May 26, 2009
When I was about three years of age, I was molested. As a result, when I was smacked by my parents, the pain stimulated me sexually. As time progressed, the continued childhood discipline smacking with the pain and humiliation associated with it caused me to become sexually attractive to the pain. I began to self-harm. The resulting intense shame, secrecy and anxiety surrounding this addictive behaviour became very long-term. Later in life it led to two suicide attempts.
I now put the shame where it appropriately belongs – at the feet of those who sexually molested and smacked me in my childhood and at the feet of individuals who still believe it is OK to smack children.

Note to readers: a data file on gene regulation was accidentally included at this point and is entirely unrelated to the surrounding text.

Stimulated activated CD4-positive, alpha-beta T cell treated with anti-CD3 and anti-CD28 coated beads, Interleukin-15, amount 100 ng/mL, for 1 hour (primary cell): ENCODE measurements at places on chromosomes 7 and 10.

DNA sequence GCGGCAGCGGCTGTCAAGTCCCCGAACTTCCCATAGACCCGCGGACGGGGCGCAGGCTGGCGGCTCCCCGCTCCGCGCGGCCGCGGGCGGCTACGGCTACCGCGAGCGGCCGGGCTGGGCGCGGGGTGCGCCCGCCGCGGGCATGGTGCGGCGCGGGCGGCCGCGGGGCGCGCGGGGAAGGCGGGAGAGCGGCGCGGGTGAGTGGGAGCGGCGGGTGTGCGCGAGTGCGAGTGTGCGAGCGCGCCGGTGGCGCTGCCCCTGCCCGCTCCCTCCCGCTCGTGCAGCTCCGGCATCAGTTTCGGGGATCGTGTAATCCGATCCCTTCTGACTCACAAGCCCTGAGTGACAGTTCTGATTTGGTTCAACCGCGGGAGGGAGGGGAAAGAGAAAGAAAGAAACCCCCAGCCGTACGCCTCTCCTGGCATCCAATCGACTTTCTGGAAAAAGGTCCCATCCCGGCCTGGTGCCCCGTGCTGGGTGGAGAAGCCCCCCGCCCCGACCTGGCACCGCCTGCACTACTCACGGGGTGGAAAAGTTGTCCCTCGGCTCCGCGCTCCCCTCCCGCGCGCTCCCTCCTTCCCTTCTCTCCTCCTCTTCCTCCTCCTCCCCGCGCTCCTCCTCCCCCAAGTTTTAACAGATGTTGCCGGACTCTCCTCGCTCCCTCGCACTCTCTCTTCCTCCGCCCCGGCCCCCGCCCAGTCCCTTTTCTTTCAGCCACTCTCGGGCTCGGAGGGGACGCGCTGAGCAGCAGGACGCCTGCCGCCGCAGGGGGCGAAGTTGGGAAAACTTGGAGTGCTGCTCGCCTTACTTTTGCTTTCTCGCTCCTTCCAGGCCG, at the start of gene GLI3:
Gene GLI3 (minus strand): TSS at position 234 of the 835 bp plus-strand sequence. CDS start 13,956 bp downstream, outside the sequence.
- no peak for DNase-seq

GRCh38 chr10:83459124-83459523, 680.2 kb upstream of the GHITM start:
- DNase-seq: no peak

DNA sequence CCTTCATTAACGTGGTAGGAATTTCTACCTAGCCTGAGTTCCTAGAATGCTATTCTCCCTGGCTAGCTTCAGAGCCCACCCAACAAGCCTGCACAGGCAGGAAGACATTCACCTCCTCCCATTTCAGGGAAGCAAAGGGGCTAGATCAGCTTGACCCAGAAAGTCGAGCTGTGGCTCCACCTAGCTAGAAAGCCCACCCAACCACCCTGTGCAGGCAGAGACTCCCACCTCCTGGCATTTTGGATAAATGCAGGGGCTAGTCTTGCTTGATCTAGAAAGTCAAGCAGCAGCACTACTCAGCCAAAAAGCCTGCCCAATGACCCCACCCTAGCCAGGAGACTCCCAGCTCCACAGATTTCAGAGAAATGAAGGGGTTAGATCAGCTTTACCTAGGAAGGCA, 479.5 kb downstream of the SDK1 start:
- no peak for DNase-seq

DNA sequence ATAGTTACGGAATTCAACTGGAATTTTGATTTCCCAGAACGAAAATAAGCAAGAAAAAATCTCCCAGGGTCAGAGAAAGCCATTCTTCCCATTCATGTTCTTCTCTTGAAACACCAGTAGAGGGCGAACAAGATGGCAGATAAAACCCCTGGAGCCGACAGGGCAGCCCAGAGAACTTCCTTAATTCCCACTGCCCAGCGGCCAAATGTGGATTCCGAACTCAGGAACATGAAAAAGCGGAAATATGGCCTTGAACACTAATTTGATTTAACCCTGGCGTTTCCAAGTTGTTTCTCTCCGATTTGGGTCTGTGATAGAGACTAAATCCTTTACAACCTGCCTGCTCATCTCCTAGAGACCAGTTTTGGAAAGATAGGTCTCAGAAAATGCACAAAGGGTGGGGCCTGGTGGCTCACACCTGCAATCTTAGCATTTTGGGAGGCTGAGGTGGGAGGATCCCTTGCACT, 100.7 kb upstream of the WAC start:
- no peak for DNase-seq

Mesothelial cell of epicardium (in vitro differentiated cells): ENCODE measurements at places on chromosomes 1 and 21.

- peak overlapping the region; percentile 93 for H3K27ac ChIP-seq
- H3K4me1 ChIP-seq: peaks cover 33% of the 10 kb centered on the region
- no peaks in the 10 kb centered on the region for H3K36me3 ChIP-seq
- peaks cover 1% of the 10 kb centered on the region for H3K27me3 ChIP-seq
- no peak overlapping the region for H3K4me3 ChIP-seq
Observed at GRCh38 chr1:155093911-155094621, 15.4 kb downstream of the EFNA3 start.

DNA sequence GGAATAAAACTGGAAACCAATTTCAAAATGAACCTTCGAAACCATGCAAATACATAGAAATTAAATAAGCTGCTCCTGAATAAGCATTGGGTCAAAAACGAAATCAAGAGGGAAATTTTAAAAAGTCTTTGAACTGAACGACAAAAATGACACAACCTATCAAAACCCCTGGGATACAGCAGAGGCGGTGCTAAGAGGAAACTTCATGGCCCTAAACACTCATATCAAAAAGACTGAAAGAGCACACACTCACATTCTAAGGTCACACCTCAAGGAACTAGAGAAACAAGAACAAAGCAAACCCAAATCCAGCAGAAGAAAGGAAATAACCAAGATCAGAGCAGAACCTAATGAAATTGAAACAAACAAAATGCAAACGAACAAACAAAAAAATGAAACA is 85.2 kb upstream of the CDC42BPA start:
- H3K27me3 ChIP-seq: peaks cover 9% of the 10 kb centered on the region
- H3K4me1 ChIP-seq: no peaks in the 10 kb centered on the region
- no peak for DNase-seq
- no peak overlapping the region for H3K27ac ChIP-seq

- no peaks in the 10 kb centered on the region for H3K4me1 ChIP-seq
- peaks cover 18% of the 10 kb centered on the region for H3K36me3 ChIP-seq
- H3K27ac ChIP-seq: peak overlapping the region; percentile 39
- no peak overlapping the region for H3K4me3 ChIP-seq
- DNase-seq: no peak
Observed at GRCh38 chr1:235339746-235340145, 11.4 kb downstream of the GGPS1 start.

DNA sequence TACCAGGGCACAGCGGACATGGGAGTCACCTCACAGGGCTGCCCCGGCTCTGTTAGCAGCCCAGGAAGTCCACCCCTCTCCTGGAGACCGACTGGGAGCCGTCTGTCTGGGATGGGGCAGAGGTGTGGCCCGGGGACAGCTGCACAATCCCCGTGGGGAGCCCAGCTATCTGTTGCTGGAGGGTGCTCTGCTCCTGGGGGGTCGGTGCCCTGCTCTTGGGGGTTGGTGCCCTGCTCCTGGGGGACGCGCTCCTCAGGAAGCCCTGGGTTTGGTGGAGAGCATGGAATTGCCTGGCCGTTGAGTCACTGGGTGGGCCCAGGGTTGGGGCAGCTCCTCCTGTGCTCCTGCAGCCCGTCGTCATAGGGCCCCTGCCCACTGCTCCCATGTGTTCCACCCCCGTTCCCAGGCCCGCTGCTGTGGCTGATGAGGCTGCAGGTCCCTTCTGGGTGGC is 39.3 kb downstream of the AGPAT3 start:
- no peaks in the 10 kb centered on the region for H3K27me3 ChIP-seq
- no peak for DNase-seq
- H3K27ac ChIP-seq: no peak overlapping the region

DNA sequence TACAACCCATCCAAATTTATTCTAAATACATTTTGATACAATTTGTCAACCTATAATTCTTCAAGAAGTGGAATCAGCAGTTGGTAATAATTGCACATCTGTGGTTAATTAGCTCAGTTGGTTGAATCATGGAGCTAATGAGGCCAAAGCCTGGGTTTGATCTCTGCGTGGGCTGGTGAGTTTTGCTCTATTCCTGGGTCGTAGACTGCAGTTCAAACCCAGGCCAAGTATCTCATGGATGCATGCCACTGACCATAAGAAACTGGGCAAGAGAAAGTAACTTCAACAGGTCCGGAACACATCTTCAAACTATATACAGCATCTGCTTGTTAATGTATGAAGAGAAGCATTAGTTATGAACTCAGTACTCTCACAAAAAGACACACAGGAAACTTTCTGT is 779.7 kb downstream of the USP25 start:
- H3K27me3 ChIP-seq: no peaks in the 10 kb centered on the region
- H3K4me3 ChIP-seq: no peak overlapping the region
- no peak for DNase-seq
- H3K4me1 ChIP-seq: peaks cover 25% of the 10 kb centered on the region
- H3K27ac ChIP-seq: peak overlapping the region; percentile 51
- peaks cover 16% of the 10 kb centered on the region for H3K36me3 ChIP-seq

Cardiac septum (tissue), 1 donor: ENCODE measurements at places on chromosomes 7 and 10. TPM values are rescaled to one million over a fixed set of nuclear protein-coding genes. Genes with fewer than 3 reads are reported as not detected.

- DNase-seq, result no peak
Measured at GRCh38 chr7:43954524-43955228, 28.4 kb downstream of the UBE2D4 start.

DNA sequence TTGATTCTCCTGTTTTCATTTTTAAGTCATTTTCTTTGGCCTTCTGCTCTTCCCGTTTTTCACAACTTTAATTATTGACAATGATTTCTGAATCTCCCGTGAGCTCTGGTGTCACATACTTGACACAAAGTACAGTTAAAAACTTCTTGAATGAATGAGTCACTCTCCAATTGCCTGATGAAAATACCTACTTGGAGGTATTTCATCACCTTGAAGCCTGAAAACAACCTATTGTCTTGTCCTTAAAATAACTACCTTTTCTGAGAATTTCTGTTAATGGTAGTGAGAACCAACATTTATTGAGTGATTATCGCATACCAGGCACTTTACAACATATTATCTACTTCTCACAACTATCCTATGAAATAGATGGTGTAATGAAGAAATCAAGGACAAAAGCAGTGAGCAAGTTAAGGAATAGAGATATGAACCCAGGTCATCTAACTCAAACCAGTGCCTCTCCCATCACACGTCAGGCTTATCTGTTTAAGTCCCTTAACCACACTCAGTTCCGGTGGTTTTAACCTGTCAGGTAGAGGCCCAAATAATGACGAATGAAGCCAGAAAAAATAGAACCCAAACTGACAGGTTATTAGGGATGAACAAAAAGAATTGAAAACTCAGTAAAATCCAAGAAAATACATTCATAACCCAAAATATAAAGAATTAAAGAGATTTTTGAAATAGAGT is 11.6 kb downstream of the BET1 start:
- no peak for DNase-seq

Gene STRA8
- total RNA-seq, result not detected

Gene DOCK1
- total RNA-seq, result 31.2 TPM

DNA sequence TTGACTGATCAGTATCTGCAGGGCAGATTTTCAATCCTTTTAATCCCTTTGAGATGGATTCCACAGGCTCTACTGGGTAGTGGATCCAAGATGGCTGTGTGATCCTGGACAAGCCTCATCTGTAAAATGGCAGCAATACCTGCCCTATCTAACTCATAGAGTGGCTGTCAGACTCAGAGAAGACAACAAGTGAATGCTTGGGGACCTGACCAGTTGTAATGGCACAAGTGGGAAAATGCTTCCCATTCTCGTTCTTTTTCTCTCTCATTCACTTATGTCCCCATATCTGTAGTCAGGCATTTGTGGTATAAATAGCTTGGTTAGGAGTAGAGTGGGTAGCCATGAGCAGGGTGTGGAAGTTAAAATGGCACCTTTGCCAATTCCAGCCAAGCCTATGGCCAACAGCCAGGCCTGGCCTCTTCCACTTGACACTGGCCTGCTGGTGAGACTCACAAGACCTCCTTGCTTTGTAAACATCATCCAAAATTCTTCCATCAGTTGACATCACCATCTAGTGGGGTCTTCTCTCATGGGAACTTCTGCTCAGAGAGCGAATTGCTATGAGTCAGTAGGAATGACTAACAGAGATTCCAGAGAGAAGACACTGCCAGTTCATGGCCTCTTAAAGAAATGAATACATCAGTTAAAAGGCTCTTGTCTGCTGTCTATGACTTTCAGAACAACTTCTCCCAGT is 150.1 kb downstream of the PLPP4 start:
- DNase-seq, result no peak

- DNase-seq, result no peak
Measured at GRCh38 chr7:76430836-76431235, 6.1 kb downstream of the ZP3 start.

I am able to inflict high levels of pain on myself as ‘sexual stimulation’ resulting from childhood conditioning caused by being smacked. This conditioning is now managed by ongoing medical support to prevent actual self-harm.
I suffer from life-long debilitating Post Traumatic Stress Disorder resulting from the treatment I received as a child.
I disclose my real life story because smacking children as was legal under [the old] Section 59 is still considered ‘harmless’. This mindset has the real potential to put many children at risk – as it did to me. My life has been irreparably damaged by the smacking culture in my childhood.
I have witnessed many other sufferers deal with the psychological impact resulting from childhood smacking during many group psychotherapy sessions over the years.
Robert [not his real name]